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Name: People v. Santos (2024) 100 Cal.App.5th 666
Case #: C096979
Court: CA Court of Appeal
District 3 DCA
Opinion Date: 03/14/2024
Summary

A defendant whose sentence is recalled pursuant to Penal Code section 1172.75 to strike a prison prior enhancement is not entitled to application of the Three Strikes Reform Act (Proposition 36) at resentencing. Originally sentenced in 2007, defendant received a term of 25 years to life for drug offenses under the original Three Strikes law, prior prison term enhancements (Pen. Code, § 667.5(b)), and prior drug conviction enhancements (Health & Saf. Code, § 11370.2(b)). At a 2022 section 1172.75 resentencing hearing to dismiss now invalid terms, the trial court struck the prison prior and drug conviction enhancements but left intact the Three Strikes life sentence. On appeal, defendant argued he was entitled to a full resentencing, including application of the Three Strikes Reform Act. Held: Affirmed. The Reform Act lessened the prescribed sentence for a third strike defendant whose current offense is not a serious or violent felony, with certain exceptions. In People v. Conley (2016) 63 Cal.4th 646, the California Supreme Court held that, as to the revised penalty provisions in the Reform Act, the ameliorative Estrada rule was overridden by the petition for resentencing provisions of section 1170.126. Thus, under Conley, even during a full resentencing, the Reform Act cannot be applied retroactively to entitle a defendant to automatic resentencing outside of section 1170.126. The court disagreed with defendant’s argument that the trial court was required to apply the current version of the Three Strikes law to lessen his sentence under section 1172.75(d)(2). Section 1172.75 says nothing about third strike offenses and there is no indication that the Legislature thought it was enabling resentencing of third strike sentences or changing the way the Reform Act operates retroactively. In any event, the Legislature may only amend the Three Strikes law via statute if it passes with a two-thirds vote, which did not occur with respect to section 1172.75. [Editor’s Note: This issue is pending before the California Supreme Court in People v. Superior Court (Guevara) (2023) 97 Cal.App.5th 978, review granted 3/12/2024 (S283305/B329457): Do the revised penalty provisions of the Three Strikes Reform Act of 2012 (Pen. Code, § 1170.12) apply when a defendant is resentenced pursuant to Senate Bill No. 483 (Pen. Code, § 1172.75)?]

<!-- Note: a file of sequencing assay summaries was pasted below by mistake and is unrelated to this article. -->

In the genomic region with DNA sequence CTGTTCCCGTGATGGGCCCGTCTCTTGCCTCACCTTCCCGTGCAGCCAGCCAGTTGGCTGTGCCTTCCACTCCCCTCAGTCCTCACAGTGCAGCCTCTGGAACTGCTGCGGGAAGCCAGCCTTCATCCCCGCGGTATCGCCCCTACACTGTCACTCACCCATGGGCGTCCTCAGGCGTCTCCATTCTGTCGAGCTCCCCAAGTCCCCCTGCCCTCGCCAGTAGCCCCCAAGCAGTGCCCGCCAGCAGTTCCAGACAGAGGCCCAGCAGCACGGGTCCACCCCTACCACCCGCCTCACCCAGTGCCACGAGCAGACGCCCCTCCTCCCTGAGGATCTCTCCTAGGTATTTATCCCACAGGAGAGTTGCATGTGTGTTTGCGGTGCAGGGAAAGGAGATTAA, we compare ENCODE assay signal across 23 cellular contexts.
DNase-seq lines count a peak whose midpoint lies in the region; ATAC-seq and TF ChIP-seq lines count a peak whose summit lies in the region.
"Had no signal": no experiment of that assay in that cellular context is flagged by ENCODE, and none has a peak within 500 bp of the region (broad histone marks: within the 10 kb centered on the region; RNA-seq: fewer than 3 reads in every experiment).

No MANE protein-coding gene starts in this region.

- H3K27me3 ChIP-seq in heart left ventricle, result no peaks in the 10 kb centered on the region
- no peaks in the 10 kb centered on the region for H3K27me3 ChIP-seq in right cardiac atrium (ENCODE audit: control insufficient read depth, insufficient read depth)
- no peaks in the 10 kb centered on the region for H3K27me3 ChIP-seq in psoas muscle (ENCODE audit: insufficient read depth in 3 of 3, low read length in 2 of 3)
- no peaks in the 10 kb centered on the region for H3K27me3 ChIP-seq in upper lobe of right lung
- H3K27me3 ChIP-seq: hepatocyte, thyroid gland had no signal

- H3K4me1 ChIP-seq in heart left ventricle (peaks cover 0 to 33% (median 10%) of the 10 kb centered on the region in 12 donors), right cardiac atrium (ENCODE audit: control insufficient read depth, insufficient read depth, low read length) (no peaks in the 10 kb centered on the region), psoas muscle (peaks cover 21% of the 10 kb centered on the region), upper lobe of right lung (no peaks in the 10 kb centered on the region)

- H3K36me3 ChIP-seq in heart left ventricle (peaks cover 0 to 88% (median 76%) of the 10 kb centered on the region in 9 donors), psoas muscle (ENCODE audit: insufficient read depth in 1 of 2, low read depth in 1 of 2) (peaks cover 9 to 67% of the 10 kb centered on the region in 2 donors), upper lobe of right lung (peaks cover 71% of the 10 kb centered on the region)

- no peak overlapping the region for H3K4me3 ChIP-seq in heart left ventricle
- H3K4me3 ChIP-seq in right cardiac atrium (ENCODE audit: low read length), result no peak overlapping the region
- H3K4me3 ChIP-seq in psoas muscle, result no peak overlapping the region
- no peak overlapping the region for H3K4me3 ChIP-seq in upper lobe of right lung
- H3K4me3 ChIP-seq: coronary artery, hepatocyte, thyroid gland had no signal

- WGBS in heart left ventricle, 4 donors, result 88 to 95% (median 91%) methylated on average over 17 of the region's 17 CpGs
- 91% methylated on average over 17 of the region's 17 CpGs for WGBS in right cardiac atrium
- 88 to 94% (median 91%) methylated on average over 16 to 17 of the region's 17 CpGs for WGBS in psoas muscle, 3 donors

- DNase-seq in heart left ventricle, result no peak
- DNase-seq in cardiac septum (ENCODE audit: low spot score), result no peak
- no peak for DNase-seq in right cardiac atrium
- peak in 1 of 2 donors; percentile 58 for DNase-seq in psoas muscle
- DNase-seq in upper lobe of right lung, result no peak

The resentencing of defendant in his absence was harmless error. Defendant’s resentencing hearing was continued several times. At a continued hearing date when defendant was absent, counsel waived his presence. Defendant argued he had a constitutional right to be present at his resentencing hearing. However, a defendant may waive their constitutional right to be present, so long as the waiver is voluntary, knowing, and intelligent. Defense counsel may waive the client’s presence if there is evidence that the defendant consented to the waiver. In this case, no mitigating evidence or motion to dismiss one or more of the defendant’s Three Strikes convictions was presented at the resentencing hearing, so defendant’s absence did not affect the outcome of the proceeding. Thus, any error in accepting defense counsel’s waiver of defendant’s presence at resentencing was harmless beyond a reasonable doubt.